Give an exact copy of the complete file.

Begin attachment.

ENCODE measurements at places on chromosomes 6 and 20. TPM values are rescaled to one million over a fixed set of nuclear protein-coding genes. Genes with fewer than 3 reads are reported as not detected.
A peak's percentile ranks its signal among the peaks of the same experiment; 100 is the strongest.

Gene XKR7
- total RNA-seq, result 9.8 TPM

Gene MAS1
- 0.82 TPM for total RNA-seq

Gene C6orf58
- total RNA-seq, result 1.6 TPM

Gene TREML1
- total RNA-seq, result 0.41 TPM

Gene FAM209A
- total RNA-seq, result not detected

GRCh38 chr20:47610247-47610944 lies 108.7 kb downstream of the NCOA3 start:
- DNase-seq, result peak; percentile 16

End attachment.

ENCODE measurements at places on chromosomes 6 and 20. TPM values are rescaled to one million over a fixed set of nuclear protein-coding genes. Genes with fewer than 3 reads are reported as not detected.
A peak's percentile ranks its signal among the peaks of the same experiment; 100 is the strongest.

Gene XKR7
- total RNA-seq, result 9.8 TPM

Gene MAS1
- 0.82 TPM for total RNA-seq

Gene C6orf58
- total RNA-seq, result 1.6 TPM

Gene TREML1
- total RNA-seq, result 0.41 TPM

Gene FAM209A
- total RNA-seq, result not detected

GRCh38 chr20:47610247-47610944 lies 108.7 kb downstream of the NCOA3 start:
- DNase-seq, result peak; percentile 16